PDA

View Full Version : Everything By the Book



Pages : 1 2 3 4 5 6 7 8 9 10 11 12 13 14 15 16 17 18 19 20 21 22 23 24 25 26 27 28 29 30 31 32 33 34 35 36 37 38 39 40 41 42 43 44 45 46 47 48 49 50 51 52 53 [54] 55 56 57 58 59 60 61 62 63 64 65 66 67

Artemis@BC
05-04-2011, 08:49 PM
^ Yes, my library currently has some ebooks for loan. A lot are non-fiction (on subjects that don't interest me), and a lot are, ahem, shall we say, "self-published first novels." Virtually nothing in the popular fiction / literature categories that I usually read.

But I'm fairly confident that will change in the future.

I'll check out that link when I have a bit more time, thanks.

star_gazer11
05-05-2011, 12:54 AM
LOL. I finally broke down and got a Kobo (since I had a bunch of Chapters certificates so basically got it for free). Haven't bought any books for it yet, will wait for my holidays to do that...

To be more budget friendly, make sure you use a coupon code - Kobo usually has at least one running. Sometimes when books drop to 0.99 and they have a $1 coupon, you get it for free. :) (You're not charged the HST). Current codes are posted here, updated on the first page (http://www.mobileread.com/forums/showthread.php?t=115233). Kobo doesn't have a shopping cart system yet (so purchases are processed one at a time). You can use a Chapters gift card to pay, though, so if smaller individual charges on your credit card bother you, that's an option.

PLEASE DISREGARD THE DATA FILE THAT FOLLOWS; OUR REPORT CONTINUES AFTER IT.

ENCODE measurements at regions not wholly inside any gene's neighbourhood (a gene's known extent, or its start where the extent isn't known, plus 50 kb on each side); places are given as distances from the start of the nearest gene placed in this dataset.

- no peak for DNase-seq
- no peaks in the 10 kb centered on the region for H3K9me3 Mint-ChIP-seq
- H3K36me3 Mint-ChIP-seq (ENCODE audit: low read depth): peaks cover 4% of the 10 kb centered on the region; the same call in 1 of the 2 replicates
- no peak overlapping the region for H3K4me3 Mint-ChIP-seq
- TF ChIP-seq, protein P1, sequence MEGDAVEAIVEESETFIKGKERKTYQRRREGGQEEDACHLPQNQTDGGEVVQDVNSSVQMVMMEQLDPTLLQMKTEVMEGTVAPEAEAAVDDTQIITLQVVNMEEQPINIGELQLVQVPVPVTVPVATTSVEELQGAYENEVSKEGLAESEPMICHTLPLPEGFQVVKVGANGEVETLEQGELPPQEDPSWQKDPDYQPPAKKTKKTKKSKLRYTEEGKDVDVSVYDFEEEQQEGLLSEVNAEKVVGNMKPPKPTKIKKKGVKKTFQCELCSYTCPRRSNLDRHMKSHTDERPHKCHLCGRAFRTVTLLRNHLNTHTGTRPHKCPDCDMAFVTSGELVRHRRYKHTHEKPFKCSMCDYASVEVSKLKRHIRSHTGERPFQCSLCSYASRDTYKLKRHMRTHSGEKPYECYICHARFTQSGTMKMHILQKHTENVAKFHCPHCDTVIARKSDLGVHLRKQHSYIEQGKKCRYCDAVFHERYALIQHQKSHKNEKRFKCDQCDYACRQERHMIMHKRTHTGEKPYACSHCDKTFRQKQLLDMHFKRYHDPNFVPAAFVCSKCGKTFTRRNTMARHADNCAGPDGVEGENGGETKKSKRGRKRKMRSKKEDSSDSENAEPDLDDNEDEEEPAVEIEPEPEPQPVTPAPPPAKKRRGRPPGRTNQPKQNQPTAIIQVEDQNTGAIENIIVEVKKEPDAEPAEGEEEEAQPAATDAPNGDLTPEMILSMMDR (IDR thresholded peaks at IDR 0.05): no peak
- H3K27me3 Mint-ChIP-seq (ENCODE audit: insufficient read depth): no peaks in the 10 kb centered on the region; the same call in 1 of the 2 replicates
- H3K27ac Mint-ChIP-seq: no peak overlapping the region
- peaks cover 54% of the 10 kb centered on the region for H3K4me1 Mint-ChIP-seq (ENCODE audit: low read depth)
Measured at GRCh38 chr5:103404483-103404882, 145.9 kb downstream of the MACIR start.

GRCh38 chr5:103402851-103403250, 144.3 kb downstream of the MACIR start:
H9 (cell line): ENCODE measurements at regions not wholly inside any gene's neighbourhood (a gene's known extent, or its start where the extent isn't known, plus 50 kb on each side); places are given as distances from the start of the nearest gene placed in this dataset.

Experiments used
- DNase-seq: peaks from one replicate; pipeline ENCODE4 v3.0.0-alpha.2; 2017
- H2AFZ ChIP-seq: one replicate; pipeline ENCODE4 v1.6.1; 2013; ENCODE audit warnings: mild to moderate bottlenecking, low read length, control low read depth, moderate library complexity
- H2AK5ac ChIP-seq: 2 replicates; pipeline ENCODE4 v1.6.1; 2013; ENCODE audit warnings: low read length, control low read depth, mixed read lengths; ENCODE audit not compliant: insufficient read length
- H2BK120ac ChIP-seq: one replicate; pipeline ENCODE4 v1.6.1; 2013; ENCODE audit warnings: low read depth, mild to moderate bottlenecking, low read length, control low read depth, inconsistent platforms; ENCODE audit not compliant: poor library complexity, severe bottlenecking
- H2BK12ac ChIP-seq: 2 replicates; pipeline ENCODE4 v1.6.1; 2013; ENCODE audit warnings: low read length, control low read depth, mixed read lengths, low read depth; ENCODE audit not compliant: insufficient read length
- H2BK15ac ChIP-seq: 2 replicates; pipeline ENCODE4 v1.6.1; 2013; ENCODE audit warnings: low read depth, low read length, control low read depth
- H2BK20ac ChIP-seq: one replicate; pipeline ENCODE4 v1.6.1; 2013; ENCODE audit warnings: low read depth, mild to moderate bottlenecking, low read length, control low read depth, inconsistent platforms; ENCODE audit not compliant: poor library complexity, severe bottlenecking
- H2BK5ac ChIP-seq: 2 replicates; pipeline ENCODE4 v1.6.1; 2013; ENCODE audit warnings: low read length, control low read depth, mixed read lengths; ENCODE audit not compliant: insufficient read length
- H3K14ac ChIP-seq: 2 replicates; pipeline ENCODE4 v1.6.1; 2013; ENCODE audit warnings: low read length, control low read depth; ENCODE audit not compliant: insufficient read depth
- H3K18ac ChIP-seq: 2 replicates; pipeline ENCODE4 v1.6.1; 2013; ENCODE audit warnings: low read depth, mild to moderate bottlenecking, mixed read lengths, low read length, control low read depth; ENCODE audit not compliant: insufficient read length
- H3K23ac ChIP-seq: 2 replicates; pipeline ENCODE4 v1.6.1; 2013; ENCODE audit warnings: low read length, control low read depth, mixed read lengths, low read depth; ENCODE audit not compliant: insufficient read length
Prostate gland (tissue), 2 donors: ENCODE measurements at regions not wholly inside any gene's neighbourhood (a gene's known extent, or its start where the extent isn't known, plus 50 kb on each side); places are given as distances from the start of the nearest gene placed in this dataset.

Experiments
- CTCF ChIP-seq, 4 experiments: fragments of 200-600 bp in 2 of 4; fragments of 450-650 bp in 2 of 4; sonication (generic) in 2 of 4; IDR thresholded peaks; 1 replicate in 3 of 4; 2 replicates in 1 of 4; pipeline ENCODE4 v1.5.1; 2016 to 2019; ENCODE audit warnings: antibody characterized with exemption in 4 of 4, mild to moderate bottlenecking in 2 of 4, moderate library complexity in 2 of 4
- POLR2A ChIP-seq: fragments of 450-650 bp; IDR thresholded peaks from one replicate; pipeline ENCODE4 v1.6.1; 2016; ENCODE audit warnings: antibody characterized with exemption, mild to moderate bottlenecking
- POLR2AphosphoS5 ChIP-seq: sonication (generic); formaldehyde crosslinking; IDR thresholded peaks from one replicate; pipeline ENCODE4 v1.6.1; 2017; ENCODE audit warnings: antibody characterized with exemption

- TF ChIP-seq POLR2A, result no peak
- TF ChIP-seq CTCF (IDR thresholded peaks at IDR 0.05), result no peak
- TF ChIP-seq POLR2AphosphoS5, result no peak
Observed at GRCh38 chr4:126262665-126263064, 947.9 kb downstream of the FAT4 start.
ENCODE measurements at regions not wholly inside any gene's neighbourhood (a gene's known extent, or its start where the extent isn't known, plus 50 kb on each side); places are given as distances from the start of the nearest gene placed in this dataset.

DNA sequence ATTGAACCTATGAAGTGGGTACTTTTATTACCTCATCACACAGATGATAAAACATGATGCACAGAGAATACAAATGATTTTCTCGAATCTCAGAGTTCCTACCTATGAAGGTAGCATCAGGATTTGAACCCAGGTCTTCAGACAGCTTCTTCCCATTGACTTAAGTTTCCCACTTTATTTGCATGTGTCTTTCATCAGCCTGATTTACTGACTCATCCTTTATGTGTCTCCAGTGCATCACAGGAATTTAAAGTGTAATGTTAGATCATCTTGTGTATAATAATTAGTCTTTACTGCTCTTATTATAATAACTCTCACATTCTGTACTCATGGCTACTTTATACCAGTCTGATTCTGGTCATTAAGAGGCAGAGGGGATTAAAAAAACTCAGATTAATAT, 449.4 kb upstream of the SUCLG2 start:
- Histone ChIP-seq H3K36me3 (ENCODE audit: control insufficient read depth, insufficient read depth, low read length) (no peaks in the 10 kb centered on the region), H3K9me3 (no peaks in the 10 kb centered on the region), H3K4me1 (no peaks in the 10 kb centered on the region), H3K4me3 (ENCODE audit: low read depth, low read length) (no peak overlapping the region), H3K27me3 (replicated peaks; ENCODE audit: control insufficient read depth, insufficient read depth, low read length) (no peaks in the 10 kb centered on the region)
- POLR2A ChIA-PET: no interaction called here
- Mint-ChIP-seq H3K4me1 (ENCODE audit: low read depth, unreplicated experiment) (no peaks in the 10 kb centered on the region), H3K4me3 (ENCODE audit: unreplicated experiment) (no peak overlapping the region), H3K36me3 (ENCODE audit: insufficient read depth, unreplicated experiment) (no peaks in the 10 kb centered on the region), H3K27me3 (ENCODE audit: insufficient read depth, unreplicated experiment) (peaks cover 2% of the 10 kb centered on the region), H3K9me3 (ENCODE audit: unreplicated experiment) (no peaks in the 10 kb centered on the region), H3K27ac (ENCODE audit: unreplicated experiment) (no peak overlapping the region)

Michalle
05-05-2011, 03:22 AM
Can you also play Angry Birds and listen to music on the Kindle or is that only on the nook? I'm still trying to decide between them...

PDilemma
05-05-2011, 03:48 PM
Ha! There was a discussion of Jane Eyre on the radio the other day, and someone called in complaining about how some sentences went on forever, and I thought, "Have you ever read Henry James? You ain't seen nothin'." I plodded my way through Portrait of a Lady and often noted how many times a sentence went on for AT LEAST a page. Washington Square was much more readable.